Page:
Post by: Gary RV_Wizard on February 14, 2020, 09:24:13 AM
The sum-total of all these comments is a very negative picture. It is doubtful that all the dire predictions will come true, but odds are at least some of the major ones will arise in the first few months of ownership. And a few of them almost immediately. This will be both daunting and expensive for a new owner, and particularly so for someone who is not experienced in RV repair & maintenance.
Title: Re: Old diesel motorhome been sitting for years
Post by: LarsMac on February 14, 2020, 04:31:21 PM
I would expect that your upfront costs to get it roadworthy will equal or excede the asking price. And, you could expect to spend the first several months just learning all the "FUN" things that await you. If you're prepared for that, Go! Do it! have fun with it.
But if you think you're going to drive off with a bargain, and live the Life of Riley, I suggest that you just walk away.

And, we could all be wrong, and it is truely the bargain you hope for. Are you a gambler?

I once bought a 62 Caddy that had been sitting in El Monte California for almost 8 years. Paid 100 bucks for it.  Changed the oil, bought four used tires, flushed the gas tank and refueled it. and drove it all the way to Ft Lauderdale without a hiccup. Put 60K miles on it with only normal maintneance and repairs.  Sometimes you get lucky.

Title: Re: Old diesel motorhome been sitting for years
Post by: Old_Crow on February 15, 2020, 04:21:09 AM
I would expect that your upfront costs to get it roadworthy will equal or excede the asking price. And, you could expect to spend the first several months just learning all the "FUN" things that await you. If you're prepared for that, Go! Do it! have fun with it.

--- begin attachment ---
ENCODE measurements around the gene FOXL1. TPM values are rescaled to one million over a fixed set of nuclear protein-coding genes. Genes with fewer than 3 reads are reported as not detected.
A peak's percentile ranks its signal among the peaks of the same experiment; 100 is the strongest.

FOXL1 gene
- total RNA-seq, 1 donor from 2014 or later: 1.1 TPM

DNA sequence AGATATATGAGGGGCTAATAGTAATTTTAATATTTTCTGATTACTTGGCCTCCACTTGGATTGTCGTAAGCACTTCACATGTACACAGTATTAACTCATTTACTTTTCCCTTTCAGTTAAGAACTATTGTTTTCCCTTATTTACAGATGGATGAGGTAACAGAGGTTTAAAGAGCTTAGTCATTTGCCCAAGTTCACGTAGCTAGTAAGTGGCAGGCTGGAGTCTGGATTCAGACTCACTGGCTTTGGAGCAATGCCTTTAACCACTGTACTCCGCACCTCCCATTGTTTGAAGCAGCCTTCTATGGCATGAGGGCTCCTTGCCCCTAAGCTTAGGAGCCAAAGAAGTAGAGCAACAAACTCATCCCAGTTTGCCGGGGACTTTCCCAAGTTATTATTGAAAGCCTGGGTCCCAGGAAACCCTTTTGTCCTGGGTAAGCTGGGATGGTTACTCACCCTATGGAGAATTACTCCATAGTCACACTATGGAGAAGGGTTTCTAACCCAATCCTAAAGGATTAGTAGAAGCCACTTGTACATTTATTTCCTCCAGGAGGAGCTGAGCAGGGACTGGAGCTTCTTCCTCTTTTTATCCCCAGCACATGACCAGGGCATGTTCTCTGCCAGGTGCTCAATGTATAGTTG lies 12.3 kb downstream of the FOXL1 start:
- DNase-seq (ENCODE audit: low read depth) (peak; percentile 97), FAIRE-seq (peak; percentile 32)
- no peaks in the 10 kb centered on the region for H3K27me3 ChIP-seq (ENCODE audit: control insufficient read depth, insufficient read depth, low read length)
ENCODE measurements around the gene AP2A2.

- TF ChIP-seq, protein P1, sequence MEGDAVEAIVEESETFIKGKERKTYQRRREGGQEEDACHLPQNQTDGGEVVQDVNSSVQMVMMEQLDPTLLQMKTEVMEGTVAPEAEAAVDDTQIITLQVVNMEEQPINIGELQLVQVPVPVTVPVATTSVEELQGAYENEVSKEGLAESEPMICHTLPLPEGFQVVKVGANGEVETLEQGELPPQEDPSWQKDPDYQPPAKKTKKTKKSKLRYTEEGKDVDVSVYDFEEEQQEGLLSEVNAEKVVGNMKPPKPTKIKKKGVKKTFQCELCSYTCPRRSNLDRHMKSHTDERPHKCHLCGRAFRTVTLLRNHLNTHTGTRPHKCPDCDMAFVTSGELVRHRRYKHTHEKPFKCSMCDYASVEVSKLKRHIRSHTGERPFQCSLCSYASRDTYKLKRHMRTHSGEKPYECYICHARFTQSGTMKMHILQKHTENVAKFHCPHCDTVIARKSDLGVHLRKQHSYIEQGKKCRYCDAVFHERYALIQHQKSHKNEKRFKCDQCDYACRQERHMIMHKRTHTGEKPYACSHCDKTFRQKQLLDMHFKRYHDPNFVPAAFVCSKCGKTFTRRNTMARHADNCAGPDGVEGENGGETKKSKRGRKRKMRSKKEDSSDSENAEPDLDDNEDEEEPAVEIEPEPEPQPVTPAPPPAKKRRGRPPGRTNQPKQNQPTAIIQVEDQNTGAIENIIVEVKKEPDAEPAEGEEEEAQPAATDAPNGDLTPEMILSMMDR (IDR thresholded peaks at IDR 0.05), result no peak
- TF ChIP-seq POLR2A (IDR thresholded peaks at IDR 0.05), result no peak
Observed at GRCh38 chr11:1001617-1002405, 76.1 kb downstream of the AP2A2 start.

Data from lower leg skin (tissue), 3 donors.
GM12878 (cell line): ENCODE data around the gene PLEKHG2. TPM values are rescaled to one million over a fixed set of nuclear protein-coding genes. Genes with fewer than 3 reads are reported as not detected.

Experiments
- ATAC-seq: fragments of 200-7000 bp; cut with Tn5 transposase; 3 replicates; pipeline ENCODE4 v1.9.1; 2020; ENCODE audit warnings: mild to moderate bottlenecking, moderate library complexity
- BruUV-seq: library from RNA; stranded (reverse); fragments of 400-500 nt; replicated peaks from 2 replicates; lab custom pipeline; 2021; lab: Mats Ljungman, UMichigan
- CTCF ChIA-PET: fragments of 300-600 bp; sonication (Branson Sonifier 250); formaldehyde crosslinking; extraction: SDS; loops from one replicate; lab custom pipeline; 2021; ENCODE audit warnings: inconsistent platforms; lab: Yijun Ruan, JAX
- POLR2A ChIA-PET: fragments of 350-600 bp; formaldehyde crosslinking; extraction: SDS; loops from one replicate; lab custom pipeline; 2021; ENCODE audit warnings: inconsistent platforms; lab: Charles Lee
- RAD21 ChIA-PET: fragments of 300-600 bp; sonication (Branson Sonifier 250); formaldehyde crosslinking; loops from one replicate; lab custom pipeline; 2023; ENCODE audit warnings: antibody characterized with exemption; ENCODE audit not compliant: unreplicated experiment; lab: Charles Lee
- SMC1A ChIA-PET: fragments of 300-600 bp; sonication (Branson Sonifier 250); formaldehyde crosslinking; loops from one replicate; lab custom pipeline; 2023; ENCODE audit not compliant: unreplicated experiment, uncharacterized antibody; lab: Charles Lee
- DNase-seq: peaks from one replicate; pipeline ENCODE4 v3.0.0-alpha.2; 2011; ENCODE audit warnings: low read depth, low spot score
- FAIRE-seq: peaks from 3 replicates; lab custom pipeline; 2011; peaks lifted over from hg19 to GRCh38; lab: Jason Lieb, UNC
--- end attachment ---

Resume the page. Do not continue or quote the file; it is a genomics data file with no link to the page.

But if you think you're going to drive off with a bargain, and live the Life of Riley, I suggest that you just walk away.

And, we could all be wrong, and it is truely the bargain you hope for. Are you a gambler?

I once bought a 62 Caddy that had been sitting in El Monte California for almost 8 years. Paid 100 bucks for it.  Changed the oil, bought four used tires, flushed the gas tank and refueled it. and drove it all the way to Ft Lauderdale without a hiccup. Put 60K miles on it with only normal maintneance and repairs.  Sometimes you get lucky.

It happens with motor homes too, although probably not as often.   About 9 years ago, I bought a Sportscoach that was 21 years old at the time for $5000.  Coach had 10,000 miles on it and basically looked brand new...inside and out.  Had been sitting under one of those carports it's whole life.  Tires had 2 years left on them.  I ended up driving the coach for 5 years, put another 10k miles on it, and turned around and sold it when we sold all the stuff to go full time for $7500.  So, yes, sometimes you do get lucky.
Title: Re: Old diesel motorhome been sitting for years
Post by: SeanAndKaty on February 19, 2020, 05:00:52 PM
WAY too many unknowns in that scenario for my taste!
Title: Re: Old diesel motorhome been sitting for years
Post by: Deano2002 on February 19, 2020, 05:52:18 PM
I wouldn't worry too much about all the negative comments, everyone can have their opinion and this could very well be a good choice for you. If you are mechanically inclined look it over closely and weigh out some of the comments that  have been made and get the price down to where it should be, being that a lot will need replacing. If you don't buy it someone will and they will be where you are :))
Title: Re: Old diesel motorhome been sitting for years
Post by: cerd on February 20, 2020, 09:23:01 AM
I wouldn't worry too much about all the negative comments, everyone can have their opinion and this could very well be a good choice for you. If you are mechanically inclined look it over closely and weigh out some of the comments that  have been made and get the price down to where it should be, being that a lot will need replacing. If you don't buy it someone will and they will be where you are :))
Agreed. Mine needed some moderate repairs from water damage, but tires, new leaf springs, and shocks all around didn't cost as much as I thought they would. After 7 new tires this spring, I will be up to about $4k including the purchase of the rig, but the powertrain has a lot of life left in it and we will probably have it for another 5-10 years, unless we upgrade to something larger. But mine is only a 20 ft class C gas, not a Class A Diesel.